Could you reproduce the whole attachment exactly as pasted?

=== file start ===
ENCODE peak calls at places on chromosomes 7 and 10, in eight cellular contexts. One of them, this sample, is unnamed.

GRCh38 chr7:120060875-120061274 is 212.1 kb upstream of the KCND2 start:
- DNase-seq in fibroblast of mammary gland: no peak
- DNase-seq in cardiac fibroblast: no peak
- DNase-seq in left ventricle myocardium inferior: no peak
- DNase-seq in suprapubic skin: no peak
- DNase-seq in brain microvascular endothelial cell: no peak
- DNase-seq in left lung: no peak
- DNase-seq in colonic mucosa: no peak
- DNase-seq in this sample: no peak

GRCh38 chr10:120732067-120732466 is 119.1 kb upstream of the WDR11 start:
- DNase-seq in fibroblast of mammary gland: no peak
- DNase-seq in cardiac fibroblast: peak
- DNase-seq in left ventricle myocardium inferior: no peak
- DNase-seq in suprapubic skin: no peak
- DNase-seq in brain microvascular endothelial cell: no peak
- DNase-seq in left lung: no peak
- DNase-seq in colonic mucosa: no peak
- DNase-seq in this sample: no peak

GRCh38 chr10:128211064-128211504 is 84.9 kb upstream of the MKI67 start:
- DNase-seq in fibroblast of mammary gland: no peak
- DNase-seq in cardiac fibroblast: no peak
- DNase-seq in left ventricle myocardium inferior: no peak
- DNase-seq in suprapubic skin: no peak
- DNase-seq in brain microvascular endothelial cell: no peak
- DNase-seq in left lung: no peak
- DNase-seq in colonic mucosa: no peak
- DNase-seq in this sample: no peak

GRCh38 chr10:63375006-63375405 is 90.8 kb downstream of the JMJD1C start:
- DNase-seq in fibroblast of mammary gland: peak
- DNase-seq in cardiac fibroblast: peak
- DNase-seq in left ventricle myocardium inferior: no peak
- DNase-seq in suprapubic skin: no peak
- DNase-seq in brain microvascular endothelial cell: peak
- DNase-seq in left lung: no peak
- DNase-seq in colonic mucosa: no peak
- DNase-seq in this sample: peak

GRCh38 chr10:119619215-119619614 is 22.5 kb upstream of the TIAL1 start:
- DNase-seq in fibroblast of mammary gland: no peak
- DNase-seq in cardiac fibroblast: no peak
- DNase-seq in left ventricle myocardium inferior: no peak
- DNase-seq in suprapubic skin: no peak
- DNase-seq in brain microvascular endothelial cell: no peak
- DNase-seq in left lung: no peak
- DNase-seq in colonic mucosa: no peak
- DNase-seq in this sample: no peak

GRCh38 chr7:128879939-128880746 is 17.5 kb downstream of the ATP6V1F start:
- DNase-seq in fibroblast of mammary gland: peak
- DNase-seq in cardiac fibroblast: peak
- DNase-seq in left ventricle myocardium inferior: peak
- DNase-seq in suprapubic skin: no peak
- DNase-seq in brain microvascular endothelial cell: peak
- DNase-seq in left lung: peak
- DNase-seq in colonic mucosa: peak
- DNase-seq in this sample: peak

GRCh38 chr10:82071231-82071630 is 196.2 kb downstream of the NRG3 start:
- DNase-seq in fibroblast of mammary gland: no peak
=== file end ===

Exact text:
ENCODE peak calls at places on chromosomes 7 and 10, in eight cellular contexts. One of them, this sample, is unnamed.

GRCh38 chr7:120060875-120061274 is 212.1 kb upstream of the KCND2 start:
- DNase-seq in fibroblast of mammary gland: no peak
- DNase-seq in cardiac fibroblast: no peak
- DNase-seq in left ventricle myocardium inferior: no peak
- DNase-seq in suprapubic skin: no peak
- DNase-seq in brain microvascular endothelial cell: no peak
- DNase-seq in left lung: no peak
- DNase-seq in colonic mucosa: no peak
- DNase-seq in this sample: no peak

GRCh38 chr10:120732067-120732466 is 119.1 kb upstream of the WDR11 start:
- DNase-seq in fibroblast of mammary gland: no peak
- DNase-seq in cardiac fibroblast: peak
- DNase-seq in left ventricle myocardium inferior: no peak
- DNase-seq in suprapubic skin: no peak
- DNase-seq in brain microvascular endothelial cell: no peak
- DNase-seq in left lung: no peak
- DNase-seq in colonic mucosa: no peak
- DNase-seq in this sample: no peak

GRCh38 chr10:128211064-128211504 is 84.9 kb upstream of the MKI67 start:
- DNase-seq in fibroblast of mammary gland: no peak
- DNase-seq in cardiac fibroblast: no peak
- DNase-seq in left ventricle myocardium inferior: no peak
- DNase-seq in suprapubic skin: no peak
- DNase-seq in brain microvascular endothelial cell: no peak
- DNase-seq in left lung: no peak
- DNase-seq in colonic mucosa: no peak
- DNase-seq in this sample: no peak

GRCh38 chr10:63375006-63375405 is 90.8 kb downstream of the JMJD1C start:
- DNase-seq in fibroblast of mammary gland: peak
- DNase-seq in cardiac fibroblast: peak
- DNase-seq in left ventricle myocardium inferior: no peak
- DNase-seq in suprapubic skin: no peak
- DNase-seq in brain microvascular endothelial cell: peak
- DNase-seq in left lung: no peak
- DNase-seq in colonic mucosa: no peak
- DNase-seq in this sample: peak

GRCh38 chr10:119619215-119619614 is 22.5 kb upstream of the TIAL1 start:
- DNase-seq in fibroblast of mammary gland: no peak
- DNase-seq in cardiac fibroblast: no peak
- DNase-seq in left ventricle myocardium inferior: no peak
- DNase-seq in suprapubic skin: no peak
- DNase-seq in brain microvascular endothelial cell: no peak
- DNase-seq in left lung: no peak
- DNase-seq in colonic mucosa: no peak
- DNase-seq in this sample: no peak

GRCh38 chr7:128879939-128880746 is 17.5 kb downstream of the ATP6V1F start:
- DNase-seq in fibroblast of mammary gland: peak
- DNase-seq in cardiac fibroblast: peak
- DNase-seq in left ventricle myocardium inferior: peak
- DNase-seq in suprapubic skin: no peak
- DNase-seq in brain microvascular endothelial cell: peak
- DNase-seq in left lung: peak
- DNase-seq in colonic mucosa: peak
- DNase-seq in this sample: peak

GRCh38 chr10:82071231-82071630 is 196.2 kb downstream of the NRG3 start:
- DNase-seq in fibroblast of mammary gland: no peak